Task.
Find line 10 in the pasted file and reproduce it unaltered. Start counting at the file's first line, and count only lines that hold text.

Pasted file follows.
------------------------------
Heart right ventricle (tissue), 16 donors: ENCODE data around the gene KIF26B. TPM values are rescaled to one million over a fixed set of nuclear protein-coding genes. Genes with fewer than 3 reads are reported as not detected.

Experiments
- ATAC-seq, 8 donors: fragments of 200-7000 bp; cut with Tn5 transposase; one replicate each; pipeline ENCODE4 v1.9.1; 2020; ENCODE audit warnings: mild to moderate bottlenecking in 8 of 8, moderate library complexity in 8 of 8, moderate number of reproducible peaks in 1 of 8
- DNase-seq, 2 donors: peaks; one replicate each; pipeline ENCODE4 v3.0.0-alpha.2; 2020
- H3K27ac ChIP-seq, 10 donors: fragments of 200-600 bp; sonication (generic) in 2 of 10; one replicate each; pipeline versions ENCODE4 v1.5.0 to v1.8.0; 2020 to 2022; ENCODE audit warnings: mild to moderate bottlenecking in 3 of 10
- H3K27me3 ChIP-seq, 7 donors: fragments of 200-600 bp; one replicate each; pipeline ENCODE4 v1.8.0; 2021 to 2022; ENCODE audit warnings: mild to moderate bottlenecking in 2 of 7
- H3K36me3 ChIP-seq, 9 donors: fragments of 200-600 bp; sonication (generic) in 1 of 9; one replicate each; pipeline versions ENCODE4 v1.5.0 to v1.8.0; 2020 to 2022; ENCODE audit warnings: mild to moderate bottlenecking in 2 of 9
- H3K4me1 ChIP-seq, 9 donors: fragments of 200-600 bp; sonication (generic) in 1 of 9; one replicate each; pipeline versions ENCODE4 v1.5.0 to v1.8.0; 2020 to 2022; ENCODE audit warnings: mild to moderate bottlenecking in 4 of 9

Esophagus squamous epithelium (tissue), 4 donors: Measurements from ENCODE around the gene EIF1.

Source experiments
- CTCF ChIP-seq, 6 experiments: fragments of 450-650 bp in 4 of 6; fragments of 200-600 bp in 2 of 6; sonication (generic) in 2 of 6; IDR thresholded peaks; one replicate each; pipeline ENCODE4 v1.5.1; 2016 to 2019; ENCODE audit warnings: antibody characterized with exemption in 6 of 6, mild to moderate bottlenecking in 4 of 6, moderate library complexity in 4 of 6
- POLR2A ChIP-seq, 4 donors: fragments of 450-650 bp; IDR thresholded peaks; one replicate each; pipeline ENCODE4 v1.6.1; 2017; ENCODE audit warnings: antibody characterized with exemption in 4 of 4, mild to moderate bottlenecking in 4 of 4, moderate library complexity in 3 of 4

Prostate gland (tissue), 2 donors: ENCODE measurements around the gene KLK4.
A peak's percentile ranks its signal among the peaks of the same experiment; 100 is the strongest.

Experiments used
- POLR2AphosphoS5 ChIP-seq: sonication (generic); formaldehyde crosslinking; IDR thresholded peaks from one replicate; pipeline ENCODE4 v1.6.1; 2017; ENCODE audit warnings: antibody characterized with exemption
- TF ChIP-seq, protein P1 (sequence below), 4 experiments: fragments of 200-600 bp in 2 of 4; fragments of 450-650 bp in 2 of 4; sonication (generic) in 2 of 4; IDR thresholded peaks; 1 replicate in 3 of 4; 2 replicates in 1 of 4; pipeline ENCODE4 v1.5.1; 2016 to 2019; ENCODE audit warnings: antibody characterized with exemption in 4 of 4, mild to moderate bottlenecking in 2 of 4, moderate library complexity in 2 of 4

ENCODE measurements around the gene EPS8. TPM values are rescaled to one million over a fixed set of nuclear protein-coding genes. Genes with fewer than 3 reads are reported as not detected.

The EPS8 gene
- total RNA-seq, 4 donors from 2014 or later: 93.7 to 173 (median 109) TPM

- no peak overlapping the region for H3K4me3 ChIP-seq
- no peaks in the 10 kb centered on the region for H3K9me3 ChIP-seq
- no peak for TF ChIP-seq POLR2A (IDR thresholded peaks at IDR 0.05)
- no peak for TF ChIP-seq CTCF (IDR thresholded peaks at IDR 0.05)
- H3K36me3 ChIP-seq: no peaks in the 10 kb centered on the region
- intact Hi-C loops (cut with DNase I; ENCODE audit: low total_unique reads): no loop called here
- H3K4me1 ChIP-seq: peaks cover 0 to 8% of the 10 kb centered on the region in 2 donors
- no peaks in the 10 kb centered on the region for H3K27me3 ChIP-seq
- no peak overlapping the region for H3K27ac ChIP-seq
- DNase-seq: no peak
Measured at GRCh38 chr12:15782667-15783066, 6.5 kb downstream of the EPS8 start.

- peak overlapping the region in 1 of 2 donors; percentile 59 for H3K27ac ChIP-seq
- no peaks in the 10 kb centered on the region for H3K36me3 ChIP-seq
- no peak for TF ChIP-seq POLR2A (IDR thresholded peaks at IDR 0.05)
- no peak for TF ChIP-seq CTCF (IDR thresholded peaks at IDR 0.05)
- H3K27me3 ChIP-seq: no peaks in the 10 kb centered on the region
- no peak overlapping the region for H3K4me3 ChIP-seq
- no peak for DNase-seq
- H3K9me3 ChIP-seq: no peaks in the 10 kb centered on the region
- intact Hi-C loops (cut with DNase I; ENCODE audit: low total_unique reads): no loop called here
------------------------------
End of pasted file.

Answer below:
Source experiments